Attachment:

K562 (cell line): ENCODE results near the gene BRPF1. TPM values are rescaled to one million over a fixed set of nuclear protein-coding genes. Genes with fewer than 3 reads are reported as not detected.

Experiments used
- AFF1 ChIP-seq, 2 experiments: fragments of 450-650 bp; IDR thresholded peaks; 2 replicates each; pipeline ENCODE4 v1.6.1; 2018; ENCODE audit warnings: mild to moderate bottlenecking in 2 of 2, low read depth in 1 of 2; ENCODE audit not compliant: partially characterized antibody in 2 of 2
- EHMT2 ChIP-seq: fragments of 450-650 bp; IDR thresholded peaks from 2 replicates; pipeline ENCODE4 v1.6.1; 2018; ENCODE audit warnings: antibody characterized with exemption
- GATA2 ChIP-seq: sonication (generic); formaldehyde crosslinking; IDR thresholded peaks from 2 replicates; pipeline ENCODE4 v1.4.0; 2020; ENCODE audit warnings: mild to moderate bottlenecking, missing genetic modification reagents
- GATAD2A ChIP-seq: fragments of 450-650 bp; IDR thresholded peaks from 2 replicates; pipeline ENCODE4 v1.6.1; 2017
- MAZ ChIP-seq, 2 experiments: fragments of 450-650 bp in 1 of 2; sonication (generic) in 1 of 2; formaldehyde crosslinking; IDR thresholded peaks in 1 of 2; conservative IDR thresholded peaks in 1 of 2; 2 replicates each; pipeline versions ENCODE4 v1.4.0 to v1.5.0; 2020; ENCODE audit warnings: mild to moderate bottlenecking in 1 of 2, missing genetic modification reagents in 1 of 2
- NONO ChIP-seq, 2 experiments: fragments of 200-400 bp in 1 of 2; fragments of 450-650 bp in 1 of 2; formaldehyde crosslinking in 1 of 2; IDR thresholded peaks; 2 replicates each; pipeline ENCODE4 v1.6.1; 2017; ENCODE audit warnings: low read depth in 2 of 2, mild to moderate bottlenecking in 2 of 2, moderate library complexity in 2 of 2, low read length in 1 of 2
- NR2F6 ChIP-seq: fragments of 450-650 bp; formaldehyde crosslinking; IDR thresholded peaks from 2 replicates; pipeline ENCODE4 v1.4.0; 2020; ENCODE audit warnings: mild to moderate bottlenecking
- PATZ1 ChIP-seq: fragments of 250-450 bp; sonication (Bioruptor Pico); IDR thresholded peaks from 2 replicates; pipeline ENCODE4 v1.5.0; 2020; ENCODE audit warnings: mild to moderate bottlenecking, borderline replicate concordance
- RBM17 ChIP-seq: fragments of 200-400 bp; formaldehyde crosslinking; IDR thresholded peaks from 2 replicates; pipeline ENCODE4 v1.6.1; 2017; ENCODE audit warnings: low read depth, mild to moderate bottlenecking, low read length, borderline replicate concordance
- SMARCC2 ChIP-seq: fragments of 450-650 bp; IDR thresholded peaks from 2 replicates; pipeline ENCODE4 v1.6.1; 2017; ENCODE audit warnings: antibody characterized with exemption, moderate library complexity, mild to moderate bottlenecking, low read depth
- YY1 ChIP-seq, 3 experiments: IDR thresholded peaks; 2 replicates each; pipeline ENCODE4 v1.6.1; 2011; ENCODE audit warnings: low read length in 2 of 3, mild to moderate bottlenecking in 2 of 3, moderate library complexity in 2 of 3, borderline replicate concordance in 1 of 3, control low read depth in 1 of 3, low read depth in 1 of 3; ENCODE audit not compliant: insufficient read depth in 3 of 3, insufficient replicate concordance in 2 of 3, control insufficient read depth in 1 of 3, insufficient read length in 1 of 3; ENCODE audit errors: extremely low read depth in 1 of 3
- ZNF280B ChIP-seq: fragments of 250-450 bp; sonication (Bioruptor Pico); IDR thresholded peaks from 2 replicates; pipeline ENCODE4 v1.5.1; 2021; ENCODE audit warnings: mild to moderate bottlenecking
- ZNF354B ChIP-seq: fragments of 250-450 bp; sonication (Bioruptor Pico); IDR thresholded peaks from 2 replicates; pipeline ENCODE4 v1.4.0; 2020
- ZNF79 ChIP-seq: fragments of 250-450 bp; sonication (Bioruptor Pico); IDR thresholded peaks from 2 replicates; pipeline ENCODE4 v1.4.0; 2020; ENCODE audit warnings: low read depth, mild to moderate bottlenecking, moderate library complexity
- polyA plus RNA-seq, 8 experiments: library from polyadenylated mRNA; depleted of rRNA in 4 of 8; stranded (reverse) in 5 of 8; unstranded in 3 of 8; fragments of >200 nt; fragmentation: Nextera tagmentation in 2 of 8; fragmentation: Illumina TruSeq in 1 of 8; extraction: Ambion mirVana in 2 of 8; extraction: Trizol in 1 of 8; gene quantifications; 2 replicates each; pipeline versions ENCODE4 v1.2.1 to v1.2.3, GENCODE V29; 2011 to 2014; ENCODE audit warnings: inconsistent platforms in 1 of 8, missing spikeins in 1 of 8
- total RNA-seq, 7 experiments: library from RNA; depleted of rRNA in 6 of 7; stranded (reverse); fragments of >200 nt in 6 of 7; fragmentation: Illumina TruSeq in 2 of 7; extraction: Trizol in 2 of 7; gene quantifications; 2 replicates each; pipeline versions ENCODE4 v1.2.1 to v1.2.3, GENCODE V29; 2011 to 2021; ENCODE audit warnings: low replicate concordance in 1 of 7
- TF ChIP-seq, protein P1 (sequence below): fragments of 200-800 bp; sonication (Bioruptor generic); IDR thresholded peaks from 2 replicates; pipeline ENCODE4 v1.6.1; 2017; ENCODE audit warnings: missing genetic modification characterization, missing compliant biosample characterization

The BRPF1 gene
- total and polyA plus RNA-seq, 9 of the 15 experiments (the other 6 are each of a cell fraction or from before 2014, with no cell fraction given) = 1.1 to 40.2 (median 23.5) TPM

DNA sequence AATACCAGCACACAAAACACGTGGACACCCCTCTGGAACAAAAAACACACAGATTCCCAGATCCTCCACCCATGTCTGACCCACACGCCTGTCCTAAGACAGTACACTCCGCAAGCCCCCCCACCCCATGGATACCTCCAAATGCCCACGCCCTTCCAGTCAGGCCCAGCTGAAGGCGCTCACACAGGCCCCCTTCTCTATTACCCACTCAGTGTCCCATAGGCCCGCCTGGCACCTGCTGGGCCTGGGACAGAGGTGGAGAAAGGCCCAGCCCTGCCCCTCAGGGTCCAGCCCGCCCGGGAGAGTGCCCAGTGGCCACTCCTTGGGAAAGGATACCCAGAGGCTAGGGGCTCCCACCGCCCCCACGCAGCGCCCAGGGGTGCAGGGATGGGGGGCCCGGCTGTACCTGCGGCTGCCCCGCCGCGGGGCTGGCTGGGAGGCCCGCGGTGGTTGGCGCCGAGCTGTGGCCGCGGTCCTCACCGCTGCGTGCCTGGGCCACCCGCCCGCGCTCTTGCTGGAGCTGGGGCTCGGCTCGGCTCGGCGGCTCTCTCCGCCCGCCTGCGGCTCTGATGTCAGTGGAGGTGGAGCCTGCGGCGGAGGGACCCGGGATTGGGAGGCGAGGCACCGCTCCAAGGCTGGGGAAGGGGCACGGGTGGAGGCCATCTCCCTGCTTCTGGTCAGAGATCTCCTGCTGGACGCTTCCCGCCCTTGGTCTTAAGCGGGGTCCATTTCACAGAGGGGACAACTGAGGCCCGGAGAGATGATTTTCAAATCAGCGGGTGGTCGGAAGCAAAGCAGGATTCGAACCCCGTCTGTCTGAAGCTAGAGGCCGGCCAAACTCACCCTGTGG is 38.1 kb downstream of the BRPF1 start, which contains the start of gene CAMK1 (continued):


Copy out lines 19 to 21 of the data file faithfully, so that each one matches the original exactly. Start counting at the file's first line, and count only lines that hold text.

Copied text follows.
- TF ChIP-seq, protein P1 (sequence below): fragments of 200-800 bp; sonication (Bioruptor generic); IDR thresholded peaks from 2 replicates; pipeline ENCODE4 v1.6.1; 2017; ENCODE audit warnings: missing genetic modification characterization, missing compliant biosample characterization

The BRPF1 gene
- total and polyA plus RNA-seq, 9 of the 15 experiments (the other 6 are each of a cell fraction or from before 2014, with no cell fraction given) = 1.1 to 40.2 (median 23.5) TPM